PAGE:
It’s Saturday morning of the long Thanksgiving weekend. I have a lot for which to be thankful, even if I sometimes have to stop and remind myself of that fact.
I’ve realized that it’s true what they say. You don’t know what you’ve got until it’s gone. When I look back on my life to this point, I can see that my perspective has always been one of thinking there was always more time. Mistakes could be made right in time. Relationships might be mended in the coming year. Things will be better when … I’ll be happy as soon as … We’ll do this after …
I suppose it’s a realization that comes with age, but I’m quickly learning that now is the only time we have. If I want to be happy, content and at peace, now is the time. I can’t wait for a point when I might have more money. None of it depends on whether I have the right car, or the perfect house. It can’t hinge on everyone being everything I expect them to be to me. This world is messy. We have to figure out how to be happy in spite of it.
Life took a turn over the past few months. It began when my dad broke his hip in early September. Since then, there’s been a growing realization that my parents’ time here with us grows more limited by the day. For the past few years, there’s been a gradual role reversal during which my siblings and I have begun to take care of our parents’ needs more than they take care of ours. In the time since my dad’s fall, I’ve worried and cried more than any other time in my life. Our family has struggled more than ever before. Some relationships have pulled closer together. Some have broken apart irreparably. Every day I wonder how many, or how few, more days either of my parents will stay with us.
This Thanksgiving, I reminded myself to be grateful even for those things that didn’t quite meet my expectations. Jaeger came home from Fargo, and Chesney came home from school in Mankato to join the rest of us at home. I had all three of my kids with me at one time, if only for a little while. Chesney arrived home Wednesday afternoon, but had to go back right away on Thursday night. Her job in retail required her to work on Black Friday. I really wished she could stay home for the long weekend. She makes me laugh and lightens the mood no matter what’s going on. But having her for an overnight was better than not having her home at all. It was wonderful to feel the sunshine of her presence in the household, even if it was just for a short time. I’m just happy she goes to school within reasonable driving distance.
Jack had to work on Thanksgiving Day. I can’t even count the number of holidays his job has kept him away from the kids and me and the rest of the family on special days. I used to feel a lot of bitterness about it. It was a lot of years before I thought to be grateful that he was willing to make that sacrifice for us, because it meant he was taking care of his family. How much would we have gone without if it weren’t for all of the years he dedicated himself to a job that kept us fed and clothed? I was grateful that he could join us a little late, and get himself a plate of food while it was still relatively fresh and hot.
The kids and I picked up my parents and brought them with us to my sister’s home on Thanksgiving day. It had been snowing all morning, and there was a small accumulation of snow and ice outside. Jaeger and Ryker walked beside my dad as he went to my car, each holding him by an arm, ready to catch him should he slip and begin to fall. They then did the same for my mom. Dad’s walker was tossed in the back of Jaeger’s truck so Dad would have it at my sister’s if he needed it.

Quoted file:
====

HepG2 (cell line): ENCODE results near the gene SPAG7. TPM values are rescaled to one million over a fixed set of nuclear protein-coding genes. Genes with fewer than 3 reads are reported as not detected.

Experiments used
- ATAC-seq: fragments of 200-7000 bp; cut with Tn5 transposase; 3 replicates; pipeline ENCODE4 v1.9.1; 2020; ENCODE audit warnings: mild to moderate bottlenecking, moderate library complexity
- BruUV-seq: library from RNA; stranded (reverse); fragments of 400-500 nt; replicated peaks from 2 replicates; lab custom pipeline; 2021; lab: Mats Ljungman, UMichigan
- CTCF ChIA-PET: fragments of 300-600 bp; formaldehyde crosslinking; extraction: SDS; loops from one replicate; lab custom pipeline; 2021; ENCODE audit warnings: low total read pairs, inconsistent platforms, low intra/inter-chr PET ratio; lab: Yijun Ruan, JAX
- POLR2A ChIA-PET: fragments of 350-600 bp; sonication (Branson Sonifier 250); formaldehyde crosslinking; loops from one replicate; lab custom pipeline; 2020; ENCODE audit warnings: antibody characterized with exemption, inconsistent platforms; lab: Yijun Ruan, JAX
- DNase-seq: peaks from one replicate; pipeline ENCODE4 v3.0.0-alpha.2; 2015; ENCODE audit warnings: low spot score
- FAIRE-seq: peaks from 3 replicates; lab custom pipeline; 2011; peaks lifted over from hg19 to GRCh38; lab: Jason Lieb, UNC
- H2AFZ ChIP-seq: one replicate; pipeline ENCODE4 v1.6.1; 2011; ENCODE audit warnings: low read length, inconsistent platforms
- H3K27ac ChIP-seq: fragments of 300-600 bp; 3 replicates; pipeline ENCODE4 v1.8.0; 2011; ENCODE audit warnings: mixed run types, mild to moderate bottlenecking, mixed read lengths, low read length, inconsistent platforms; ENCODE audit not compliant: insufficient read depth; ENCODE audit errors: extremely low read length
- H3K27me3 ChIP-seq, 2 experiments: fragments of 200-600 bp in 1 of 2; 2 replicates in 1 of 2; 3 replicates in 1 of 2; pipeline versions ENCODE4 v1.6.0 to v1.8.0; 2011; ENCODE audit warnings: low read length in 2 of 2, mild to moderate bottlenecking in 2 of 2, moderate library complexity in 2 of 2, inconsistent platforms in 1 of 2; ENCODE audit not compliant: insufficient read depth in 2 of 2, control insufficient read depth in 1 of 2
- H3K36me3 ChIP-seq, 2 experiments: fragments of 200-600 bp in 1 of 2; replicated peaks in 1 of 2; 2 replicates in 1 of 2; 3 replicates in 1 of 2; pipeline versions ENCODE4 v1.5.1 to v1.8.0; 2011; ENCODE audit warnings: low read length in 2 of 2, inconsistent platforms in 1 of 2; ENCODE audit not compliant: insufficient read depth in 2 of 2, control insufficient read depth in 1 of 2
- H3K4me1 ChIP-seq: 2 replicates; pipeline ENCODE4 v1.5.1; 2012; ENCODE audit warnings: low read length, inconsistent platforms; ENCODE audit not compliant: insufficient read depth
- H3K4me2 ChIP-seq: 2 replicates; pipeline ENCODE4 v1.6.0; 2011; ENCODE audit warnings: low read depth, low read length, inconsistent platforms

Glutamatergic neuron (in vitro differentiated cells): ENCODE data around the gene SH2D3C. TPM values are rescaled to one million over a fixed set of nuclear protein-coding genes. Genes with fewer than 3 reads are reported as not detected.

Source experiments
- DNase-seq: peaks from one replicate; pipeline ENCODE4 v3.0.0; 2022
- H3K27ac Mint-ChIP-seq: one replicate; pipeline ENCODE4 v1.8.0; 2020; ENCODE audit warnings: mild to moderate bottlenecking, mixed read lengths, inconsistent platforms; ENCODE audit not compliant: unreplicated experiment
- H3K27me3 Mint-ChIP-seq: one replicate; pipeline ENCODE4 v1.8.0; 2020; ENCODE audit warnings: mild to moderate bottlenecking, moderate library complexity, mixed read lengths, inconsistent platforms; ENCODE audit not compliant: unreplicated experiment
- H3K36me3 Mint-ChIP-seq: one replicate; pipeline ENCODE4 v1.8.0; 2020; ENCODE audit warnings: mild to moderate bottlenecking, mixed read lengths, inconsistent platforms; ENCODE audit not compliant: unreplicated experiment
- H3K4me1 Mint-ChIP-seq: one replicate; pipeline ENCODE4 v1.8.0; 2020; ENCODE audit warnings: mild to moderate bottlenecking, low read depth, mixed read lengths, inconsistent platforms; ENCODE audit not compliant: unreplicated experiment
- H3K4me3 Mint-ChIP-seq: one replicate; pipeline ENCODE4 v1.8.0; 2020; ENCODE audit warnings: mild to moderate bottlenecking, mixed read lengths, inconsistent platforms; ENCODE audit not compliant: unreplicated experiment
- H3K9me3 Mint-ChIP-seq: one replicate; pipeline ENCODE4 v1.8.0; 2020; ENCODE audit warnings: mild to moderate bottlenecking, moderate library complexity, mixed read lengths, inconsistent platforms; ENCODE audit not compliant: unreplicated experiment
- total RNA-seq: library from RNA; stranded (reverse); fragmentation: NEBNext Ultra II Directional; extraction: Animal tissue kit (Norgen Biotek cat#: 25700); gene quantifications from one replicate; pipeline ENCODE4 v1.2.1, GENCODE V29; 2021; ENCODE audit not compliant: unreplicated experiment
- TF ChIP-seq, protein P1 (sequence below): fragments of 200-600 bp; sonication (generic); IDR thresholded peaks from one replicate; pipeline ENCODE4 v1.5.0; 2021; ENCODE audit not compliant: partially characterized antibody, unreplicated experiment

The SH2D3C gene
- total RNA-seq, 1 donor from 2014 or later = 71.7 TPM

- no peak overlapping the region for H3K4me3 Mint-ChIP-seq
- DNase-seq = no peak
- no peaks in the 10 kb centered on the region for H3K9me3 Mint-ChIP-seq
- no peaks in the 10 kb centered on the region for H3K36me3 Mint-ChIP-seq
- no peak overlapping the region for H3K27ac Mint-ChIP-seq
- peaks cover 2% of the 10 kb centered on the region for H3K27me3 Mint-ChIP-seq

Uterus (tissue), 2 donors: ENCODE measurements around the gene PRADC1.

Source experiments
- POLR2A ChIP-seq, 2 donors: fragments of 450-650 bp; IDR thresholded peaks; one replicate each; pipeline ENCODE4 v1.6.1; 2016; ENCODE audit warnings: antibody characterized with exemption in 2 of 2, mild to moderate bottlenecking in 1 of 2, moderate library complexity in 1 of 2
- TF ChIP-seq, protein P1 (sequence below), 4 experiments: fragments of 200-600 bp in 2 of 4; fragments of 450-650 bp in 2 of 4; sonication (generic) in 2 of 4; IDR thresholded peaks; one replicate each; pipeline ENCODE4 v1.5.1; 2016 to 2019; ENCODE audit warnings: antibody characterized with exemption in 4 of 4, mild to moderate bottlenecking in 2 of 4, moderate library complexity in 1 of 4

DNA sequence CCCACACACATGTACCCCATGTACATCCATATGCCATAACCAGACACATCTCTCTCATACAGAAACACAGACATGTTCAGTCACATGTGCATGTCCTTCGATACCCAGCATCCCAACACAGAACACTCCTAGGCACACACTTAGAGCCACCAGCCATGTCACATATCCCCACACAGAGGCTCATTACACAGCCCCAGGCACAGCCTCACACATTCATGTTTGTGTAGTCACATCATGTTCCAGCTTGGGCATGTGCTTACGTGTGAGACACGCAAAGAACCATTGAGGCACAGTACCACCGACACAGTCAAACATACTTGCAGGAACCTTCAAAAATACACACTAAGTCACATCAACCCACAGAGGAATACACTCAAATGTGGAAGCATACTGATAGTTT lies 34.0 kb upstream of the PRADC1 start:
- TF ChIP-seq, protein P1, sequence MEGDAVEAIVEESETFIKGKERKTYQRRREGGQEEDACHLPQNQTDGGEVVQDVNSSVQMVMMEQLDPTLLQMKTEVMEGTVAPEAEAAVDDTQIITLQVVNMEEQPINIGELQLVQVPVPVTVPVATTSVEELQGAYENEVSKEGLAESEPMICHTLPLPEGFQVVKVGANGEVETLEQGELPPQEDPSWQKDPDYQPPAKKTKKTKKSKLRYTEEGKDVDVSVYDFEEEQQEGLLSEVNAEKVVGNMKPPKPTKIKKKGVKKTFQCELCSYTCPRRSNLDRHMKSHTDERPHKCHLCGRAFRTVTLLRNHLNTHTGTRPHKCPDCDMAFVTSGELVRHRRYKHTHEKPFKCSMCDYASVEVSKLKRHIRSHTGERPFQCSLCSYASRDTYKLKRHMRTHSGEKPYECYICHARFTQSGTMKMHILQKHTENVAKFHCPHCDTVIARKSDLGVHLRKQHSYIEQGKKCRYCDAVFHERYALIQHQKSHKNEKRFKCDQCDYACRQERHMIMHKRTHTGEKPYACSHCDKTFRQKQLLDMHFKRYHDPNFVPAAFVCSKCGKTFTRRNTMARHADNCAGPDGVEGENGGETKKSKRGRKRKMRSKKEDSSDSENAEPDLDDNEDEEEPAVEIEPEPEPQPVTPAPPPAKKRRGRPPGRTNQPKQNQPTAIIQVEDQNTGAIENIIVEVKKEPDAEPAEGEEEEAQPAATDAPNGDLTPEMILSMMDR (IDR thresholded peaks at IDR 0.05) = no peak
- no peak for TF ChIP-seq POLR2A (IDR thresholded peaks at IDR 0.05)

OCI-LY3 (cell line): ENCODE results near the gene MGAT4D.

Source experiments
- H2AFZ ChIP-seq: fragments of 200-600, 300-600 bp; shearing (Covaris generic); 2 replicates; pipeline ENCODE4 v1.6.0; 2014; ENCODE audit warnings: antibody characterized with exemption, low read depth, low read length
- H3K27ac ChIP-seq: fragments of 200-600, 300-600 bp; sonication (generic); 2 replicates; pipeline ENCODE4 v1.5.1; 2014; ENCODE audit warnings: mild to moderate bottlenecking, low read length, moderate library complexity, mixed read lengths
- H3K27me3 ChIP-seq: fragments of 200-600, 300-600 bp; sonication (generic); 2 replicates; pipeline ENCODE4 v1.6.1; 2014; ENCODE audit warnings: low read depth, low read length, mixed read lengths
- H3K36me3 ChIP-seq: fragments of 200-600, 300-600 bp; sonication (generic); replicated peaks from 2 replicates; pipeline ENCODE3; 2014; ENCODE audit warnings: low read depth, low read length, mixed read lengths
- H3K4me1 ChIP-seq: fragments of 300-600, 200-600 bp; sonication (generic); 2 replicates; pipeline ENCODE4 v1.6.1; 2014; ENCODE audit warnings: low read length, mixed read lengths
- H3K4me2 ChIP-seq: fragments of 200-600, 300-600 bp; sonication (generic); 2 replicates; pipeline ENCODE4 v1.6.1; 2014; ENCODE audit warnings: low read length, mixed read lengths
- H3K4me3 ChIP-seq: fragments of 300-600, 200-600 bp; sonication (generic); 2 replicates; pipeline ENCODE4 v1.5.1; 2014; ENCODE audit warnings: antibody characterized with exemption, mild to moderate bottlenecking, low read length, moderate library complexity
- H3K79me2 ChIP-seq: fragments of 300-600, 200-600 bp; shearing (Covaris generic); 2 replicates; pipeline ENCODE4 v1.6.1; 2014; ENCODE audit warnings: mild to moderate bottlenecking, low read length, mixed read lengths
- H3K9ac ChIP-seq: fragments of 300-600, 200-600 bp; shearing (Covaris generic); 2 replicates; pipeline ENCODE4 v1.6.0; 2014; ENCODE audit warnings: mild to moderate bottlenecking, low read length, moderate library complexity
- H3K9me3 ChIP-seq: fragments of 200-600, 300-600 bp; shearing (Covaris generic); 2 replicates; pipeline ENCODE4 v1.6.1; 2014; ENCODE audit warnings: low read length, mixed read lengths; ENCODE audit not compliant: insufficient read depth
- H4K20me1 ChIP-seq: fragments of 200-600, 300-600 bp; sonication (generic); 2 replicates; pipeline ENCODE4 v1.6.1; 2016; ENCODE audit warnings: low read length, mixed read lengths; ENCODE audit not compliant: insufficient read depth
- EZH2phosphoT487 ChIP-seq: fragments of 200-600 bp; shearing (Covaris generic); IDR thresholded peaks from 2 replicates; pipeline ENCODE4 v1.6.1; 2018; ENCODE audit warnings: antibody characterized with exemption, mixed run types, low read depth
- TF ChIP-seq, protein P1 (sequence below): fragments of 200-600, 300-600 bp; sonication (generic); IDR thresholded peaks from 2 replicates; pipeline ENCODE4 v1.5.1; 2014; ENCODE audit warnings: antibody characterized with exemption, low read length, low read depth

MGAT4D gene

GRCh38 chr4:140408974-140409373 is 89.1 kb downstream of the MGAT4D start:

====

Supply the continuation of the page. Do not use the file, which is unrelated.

Thanksgiving was different than in years past. One brother and his family were noticeably absent. And Mom and Dad appeared worn out before we’d even left their house. As we all gathered at my sister’s home, we did our best to keep the mood celebratory. But the awareness that Mom and Dad are gradually slipping away from us was never far from my thoughts. I kept an eye on them throughout the day and they seemed tired, sad … We’re moving them out of their town house into an assisted living apartment in the next two weeks, and they’ve reluctantly accepted those circumstances. But they are saddened at the loss of their independence. Every day is a trial for them, a struggle to just get through simple routines like dressing and eating. My dad fights the reality of his circumstances until his body proves to him once again that he can’t win.
Not long after dinner and dessert were over, I asked Mom how they were feeling and she said they were ready to go home as soon as I was willing to take them. Dad was sound asleep in another chair, oblivious to the chaos of holiday laughter and conversation. It used to be that he’d spend holidays wrapped up in conversations with his sons about fishing, vacations, or the best tasting beers. Or he’d sit and lovingly tease his grandkids. Now the grandkids have grown too big for that kind of teasing, and he’s too tired to play along.
There’s a bible verse I stumbled upon a while ago that I think about often.
Be joyful always; pray continually; give thanks in all circumstances …
It seemed like good advice before such serious issues began to permeate our lives. But I’m trying to remember this verse, every day. It’s not easy. Still, I’m striving to find joy in all that I can. If I don’t, I think sometimes I might just lay down and cry.
So this weekend, I’m grateful … that my parents are surviving another day, that I had some time with all of my kids. Jaeger is here through Sunday with his dog, Dacotah. And Ryker has even stayed home more than he usually does. The Christmas tree is lit and decorated, and the sun is shining today. Also? The dogs didn’t burn down the house while we were gone on Thanksgiving Day, despite their best efforts. But that’s a story for another time.